I have thought a lot about all that I have read and experienced in the last year, learning about grief, about dying and death, about living. I have read about the journeys of hundreds of women living after the death of their child or children. Some people get angry. Some turn inward. Some turn towards God. Some turn away from God. I don't know which I am quite yet. All of it? At different times? I sort of seem like more of me. More obnoxious, introverted, selfish, self-absorbed, more compassionate, more kind, more patient in some aspects, and less in others. More annoying and less present. And less annoying and more present.
I have a newborn now. And that is all anyone sees, as though the last year and four months of submerging in grief were a tour in the Nam. I remember being a few months out from Lucy's death, and walking through the market--an invisible depressed person. Two months prior, all people saw was a beautiful 20 month old with crystal blue eyes, and a pregnant mama, and then, Lucy died, and we became mostly invisible. I was one of those quiet, fat, middle-aged women that no one noticed. I didn't smile. I didn't engage in eye contact. I didn't flirt. I didn't make chitchat. I was just another extra in the movie of life. Another grieving person with no scene to fit into.
Now, I am a new mother, and people offer unsolicited advice as though this is my first child. People approach me beaming, peeking in the car seat, "Let me just see the baby for a second." Pregnant women ask me for car seat recommendations, and about my sling, and his weight now and at birth, and make allusions to how much my hoohah must have hurt. And I search behind their warm, open faces for the women ignoring me, squeezing their husbands hands a little tighter, holding their breath until I pass. Those are my people, even if they want nothing to do with me. I just want to cry with them and stop talking about this nonsense. I want my arm to gesture over Thor and Beezus and say, "This is not my whole story." I have never wanted a "My baby died" t-shirt more than now.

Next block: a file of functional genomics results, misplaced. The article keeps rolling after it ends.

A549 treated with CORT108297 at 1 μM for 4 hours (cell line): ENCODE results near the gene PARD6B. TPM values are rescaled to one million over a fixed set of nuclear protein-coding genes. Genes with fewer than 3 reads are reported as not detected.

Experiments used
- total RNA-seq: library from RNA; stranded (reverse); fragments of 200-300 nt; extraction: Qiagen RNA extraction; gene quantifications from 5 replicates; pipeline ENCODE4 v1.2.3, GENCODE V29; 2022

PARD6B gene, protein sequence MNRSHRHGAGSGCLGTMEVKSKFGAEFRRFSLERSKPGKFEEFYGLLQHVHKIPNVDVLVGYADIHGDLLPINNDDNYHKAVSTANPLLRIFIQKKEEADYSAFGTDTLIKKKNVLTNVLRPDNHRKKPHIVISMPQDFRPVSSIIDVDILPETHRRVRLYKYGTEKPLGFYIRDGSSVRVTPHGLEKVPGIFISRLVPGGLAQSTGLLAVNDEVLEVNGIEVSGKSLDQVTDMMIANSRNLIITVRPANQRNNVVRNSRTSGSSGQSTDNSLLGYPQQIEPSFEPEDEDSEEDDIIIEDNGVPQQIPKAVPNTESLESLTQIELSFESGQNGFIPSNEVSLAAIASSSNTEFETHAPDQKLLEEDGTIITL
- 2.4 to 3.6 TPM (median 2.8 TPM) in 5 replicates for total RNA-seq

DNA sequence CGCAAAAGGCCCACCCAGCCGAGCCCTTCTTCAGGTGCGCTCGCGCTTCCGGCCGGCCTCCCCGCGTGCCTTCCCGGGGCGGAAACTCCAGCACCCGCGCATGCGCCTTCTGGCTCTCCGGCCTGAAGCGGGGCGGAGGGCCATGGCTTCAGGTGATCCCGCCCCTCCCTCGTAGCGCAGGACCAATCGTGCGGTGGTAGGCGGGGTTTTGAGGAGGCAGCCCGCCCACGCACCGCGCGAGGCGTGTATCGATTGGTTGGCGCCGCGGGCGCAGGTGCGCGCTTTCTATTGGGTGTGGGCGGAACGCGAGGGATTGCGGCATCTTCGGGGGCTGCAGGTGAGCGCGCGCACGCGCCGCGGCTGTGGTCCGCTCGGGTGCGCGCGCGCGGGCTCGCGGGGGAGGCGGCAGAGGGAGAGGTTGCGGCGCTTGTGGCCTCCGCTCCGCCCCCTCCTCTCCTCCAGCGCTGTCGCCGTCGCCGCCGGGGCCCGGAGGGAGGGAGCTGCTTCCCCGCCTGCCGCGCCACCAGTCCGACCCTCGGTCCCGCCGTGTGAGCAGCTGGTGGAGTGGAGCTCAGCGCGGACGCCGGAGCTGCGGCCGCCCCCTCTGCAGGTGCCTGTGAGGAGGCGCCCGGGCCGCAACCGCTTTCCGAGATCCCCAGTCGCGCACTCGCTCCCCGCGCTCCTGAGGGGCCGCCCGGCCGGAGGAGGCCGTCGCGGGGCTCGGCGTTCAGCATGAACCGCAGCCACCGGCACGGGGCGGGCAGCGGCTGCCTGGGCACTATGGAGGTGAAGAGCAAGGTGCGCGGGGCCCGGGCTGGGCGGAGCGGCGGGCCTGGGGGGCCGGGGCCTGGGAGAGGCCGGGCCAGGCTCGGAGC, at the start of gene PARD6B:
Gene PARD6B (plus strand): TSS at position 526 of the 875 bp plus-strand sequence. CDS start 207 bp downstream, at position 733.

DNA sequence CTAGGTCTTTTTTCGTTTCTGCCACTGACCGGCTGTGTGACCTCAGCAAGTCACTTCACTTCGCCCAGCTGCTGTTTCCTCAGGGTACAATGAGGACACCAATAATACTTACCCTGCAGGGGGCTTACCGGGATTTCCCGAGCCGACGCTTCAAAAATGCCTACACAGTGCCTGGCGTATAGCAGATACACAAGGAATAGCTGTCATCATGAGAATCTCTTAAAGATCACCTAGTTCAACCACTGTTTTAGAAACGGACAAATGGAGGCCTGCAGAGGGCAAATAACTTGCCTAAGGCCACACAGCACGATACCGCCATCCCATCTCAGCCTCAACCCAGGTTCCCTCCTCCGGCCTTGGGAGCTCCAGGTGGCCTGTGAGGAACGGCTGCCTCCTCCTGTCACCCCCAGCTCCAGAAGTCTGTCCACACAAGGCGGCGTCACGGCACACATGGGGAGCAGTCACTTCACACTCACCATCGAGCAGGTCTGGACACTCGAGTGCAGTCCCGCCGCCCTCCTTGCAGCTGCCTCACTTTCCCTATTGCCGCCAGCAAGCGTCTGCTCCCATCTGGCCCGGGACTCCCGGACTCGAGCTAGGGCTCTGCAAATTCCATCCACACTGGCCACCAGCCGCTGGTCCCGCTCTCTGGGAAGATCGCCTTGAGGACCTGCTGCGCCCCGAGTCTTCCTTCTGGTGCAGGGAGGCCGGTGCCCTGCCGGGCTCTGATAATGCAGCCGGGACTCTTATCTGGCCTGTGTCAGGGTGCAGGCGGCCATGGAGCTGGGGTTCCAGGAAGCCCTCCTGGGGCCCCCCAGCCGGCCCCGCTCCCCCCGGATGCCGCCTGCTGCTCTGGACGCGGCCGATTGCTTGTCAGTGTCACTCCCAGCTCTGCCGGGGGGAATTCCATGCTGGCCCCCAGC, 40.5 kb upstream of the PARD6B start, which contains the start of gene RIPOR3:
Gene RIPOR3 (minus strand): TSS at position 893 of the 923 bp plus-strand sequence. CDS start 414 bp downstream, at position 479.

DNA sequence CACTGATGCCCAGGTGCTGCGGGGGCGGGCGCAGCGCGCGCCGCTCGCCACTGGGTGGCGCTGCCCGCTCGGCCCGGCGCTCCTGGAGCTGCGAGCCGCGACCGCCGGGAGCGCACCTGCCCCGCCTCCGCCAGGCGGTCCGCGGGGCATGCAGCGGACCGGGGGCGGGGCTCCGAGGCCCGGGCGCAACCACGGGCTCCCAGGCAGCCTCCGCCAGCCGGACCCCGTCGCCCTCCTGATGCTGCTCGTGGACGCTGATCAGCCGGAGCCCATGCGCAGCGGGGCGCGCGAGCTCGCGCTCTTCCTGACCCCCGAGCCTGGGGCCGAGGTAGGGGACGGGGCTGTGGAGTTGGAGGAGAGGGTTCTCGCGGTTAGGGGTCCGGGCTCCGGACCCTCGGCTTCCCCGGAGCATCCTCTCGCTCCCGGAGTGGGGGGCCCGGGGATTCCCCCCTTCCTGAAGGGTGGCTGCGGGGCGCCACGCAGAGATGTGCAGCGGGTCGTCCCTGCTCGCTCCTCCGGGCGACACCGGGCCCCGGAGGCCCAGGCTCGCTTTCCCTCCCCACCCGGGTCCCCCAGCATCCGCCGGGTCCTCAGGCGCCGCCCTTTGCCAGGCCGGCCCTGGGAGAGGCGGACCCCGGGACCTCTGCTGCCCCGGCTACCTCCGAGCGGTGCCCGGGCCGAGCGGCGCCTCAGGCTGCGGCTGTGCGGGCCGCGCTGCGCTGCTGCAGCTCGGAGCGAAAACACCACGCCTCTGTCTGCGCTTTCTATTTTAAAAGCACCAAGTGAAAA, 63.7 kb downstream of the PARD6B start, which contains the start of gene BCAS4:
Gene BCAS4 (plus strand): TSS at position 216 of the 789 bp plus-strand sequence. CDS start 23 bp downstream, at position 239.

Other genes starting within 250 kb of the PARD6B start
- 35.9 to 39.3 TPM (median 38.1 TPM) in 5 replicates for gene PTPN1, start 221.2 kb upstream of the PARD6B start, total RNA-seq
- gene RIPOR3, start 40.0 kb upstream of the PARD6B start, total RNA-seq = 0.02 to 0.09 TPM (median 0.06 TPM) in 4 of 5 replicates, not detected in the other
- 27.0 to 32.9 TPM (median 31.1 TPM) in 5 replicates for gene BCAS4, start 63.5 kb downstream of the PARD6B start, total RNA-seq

Last year, I resented the invisible woman, and now I cling to her. "Remember her?" I think, "She was so honest." She was the embodiment of Grief. That woman looked like me, lived in my house, but I didn't see her as me back then. I could almost sit back and watch her--dark circles under her eyes, drooping, baggy clothing and unwashed hair, like the scene in Annie Hall where Annie gets up during sex to draw. It was like that, getting up out of my body and watching myself shuffle through the market shopping for spinach and bread. But now, I can see that she is just as much me as this new mother, perhaps more so. When I find myself now succumbing to people's expectations of a doting new mother, ignoring their little barbs about sleep and two babies, and how we now have the perfect family ("One boy. One girl."), I say a silent prayer:
We were perfect then too. Two girls is perfect too, even if one is dead, because it is our family.
A older woman approached me last week in the popsicle aisle of the market. "Oh, my goodness, he is new. How old is he?"
"Ten days." I said.
"Well, enjoy it. It does go fast."
"Yes, I know."
"Is he your first?"
"No, no, he is my third."
"Oh, well, I should have talked to you a while ago. I would have stopped you at two. Now, you and your husband are outnumbered and you can't win anything now. Why, I just told someone at my church, I'd like to stop everyone at two, because after that, it is just impossible. I have five and well, you have to stop at two..." Blah, blah, blah...And she kept talking like this as my heart became more and more wrenched in her words, albeit, her kind, ignorant words, and I spat out my vitriol and tried to stop her incessant chatter.